Small enterprises and economic policy

Publication date
Tuesday, 14.09.2004

Anders Aslund Simon Johnson

International Conference "Transition in the CIS: Achievements and New Challenges", Moscow, September 13-14, 2004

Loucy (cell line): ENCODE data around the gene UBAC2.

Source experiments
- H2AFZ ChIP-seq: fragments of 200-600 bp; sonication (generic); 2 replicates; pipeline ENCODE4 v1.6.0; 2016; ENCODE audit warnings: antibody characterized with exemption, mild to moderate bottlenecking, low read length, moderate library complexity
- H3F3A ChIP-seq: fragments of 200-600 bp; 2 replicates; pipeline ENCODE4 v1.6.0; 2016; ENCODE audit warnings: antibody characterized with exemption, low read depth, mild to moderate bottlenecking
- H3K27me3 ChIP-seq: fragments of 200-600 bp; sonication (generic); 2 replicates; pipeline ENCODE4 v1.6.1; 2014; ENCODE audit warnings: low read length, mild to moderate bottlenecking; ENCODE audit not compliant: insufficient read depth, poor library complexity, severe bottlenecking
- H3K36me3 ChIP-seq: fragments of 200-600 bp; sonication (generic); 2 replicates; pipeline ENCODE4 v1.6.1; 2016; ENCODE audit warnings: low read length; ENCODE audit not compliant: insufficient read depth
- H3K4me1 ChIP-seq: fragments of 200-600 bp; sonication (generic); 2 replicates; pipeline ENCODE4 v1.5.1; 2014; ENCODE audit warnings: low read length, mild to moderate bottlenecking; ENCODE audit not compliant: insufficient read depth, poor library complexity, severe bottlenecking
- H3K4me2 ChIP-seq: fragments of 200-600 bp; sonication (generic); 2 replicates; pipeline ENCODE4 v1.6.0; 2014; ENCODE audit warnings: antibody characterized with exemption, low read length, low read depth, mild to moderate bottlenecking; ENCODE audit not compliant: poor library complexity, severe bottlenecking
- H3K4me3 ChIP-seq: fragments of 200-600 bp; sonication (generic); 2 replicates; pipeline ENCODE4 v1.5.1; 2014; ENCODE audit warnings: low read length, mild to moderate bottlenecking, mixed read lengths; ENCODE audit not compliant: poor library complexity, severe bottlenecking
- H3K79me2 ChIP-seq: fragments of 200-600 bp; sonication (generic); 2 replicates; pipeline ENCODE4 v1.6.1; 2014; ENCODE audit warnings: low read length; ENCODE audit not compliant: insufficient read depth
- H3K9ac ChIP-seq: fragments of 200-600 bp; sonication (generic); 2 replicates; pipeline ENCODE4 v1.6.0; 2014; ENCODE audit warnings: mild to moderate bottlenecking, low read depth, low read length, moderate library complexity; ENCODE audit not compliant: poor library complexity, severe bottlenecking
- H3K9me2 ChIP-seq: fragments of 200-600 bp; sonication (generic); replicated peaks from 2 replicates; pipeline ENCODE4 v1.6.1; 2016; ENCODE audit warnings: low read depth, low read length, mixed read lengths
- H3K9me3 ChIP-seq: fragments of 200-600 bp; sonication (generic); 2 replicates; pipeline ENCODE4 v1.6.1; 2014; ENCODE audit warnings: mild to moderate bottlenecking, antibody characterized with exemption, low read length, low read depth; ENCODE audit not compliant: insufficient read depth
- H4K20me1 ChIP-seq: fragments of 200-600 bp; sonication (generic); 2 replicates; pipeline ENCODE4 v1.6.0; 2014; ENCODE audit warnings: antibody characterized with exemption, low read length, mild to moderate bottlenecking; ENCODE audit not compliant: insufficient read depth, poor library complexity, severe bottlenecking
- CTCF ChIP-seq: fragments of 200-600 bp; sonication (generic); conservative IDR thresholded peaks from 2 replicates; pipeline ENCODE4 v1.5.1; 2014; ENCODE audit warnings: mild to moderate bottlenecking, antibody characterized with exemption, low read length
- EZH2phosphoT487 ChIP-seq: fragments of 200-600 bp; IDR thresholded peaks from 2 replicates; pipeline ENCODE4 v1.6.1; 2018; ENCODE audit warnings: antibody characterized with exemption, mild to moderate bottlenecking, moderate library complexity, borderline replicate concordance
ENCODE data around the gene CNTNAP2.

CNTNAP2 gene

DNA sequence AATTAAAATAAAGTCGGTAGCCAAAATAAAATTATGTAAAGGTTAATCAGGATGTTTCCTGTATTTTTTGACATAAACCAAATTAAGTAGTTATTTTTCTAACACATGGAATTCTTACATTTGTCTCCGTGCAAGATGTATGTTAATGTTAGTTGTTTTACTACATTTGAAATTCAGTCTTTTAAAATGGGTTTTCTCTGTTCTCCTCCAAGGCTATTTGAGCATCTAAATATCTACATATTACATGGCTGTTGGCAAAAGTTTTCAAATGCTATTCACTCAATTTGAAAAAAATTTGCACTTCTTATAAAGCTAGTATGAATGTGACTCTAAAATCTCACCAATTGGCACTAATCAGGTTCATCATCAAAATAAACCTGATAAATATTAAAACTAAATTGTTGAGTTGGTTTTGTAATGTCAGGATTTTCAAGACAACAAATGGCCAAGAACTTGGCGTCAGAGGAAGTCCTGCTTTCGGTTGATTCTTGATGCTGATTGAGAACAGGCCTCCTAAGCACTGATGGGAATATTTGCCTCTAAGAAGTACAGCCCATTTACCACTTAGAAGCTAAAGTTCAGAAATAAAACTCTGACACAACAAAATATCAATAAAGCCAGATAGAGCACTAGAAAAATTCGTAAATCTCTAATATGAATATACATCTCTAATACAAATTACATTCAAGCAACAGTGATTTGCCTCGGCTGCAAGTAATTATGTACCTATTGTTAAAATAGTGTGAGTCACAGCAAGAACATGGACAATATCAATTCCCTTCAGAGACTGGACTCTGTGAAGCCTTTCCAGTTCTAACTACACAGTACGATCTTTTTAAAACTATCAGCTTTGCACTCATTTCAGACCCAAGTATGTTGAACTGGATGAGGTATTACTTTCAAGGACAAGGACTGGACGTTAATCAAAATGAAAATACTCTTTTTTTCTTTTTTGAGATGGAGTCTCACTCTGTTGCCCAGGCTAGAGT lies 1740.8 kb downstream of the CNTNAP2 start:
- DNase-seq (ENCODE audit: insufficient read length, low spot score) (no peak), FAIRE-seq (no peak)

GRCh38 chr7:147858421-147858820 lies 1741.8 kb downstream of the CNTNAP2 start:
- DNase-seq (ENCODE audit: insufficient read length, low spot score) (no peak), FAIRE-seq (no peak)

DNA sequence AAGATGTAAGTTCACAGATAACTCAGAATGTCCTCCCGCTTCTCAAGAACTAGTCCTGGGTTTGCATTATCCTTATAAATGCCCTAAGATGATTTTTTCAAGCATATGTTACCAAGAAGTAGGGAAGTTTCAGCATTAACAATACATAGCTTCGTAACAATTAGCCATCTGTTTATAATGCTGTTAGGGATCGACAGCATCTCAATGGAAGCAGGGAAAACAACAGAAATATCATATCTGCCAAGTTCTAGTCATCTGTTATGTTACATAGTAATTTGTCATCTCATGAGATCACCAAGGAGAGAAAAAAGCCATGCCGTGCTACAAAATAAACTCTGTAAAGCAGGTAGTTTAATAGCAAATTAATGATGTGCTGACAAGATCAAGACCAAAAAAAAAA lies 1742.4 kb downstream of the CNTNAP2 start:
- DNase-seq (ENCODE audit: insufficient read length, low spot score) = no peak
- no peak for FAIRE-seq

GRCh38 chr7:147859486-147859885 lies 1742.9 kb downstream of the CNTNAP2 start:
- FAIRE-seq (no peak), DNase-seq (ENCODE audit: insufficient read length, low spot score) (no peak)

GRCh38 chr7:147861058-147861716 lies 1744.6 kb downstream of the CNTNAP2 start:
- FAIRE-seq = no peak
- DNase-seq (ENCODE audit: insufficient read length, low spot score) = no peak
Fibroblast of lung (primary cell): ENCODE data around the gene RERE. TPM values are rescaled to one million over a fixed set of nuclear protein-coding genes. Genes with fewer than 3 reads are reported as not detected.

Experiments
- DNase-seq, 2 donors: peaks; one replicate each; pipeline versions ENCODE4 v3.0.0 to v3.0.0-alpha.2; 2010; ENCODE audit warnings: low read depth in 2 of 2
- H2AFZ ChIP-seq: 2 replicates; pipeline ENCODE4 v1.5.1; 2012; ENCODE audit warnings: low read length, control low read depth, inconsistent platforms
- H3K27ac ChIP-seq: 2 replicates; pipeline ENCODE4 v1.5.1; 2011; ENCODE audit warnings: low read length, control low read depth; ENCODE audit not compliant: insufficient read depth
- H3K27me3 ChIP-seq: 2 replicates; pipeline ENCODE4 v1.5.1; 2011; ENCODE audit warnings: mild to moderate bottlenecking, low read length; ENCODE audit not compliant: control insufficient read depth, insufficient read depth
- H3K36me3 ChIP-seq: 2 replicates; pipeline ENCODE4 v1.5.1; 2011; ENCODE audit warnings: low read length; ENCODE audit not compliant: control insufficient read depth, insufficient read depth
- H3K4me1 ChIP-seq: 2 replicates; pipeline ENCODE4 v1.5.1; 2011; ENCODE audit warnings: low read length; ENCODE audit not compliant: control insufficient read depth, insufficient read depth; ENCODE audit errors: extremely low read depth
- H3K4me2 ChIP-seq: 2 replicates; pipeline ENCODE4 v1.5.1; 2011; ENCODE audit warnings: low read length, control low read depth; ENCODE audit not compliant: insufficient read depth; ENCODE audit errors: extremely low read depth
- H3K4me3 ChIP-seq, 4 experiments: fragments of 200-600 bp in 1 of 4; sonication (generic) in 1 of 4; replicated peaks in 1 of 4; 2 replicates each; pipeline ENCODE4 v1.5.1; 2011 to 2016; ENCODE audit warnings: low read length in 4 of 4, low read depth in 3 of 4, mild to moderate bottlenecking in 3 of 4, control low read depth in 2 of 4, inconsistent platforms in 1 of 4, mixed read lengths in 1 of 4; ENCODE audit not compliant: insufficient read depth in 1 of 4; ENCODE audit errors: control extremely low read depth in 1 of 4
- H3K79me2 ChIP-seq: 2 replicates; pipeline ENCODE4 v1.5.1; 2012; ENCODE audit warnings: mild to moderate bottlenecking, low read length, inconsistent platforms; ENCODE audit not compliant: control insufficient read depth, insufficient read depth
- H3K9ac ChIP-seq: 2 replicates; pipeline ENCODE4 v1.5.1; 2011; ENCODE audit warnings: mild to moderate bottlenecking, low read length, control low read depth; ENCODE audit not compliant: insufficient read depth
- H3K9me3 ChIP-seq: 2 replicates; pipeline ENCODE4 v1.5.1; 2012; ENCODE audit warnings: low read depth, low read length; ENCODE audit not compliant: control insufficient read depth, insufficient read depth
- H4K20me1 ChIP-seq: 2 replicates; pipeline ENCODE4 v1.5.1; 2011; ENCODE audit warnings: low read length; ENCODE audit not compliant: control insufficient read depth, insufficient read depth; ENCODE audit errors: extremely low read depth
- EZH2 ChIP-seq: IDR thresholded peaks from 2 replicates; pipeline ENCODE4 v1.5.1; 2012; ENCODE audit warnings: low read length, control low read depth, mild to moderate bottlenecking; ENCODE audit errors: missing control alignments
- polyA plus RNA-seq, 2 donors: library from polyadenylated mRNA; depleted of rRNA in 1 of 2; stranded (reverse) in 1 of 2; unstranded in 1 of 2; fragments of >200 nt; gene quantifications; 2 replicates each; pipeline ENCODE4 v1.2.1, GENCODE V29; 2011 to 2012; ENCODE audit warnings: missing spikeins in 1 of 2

Institutions such as strong property rights and the rule of law are important for both long-run economic performance and short-run volatility. Developing good institutions is generally viewed as a desirable goal, but there is no agreed road map for such changes. This paper suggests that, at least for former communist countries, the right way to begin is by lowering the barriers to entry into the formal sector for small-scale entrepreneurs. Taxation, regulation, and establishing property rights must be taken together. A good way to cut this Gordian knot in one stroke is through moving to a low lump-sum tax on small business. Lower taxes have a positive direct effect and an additional indirect benefit of lowering regulatory burdens and corruption. Former communist countries that have implemented such taxes have quickly created a large small-scale business sector. These policies have economic advantages, but their most important effect is to change the political equilibrium, creating a powerful force for further institutional improvement.



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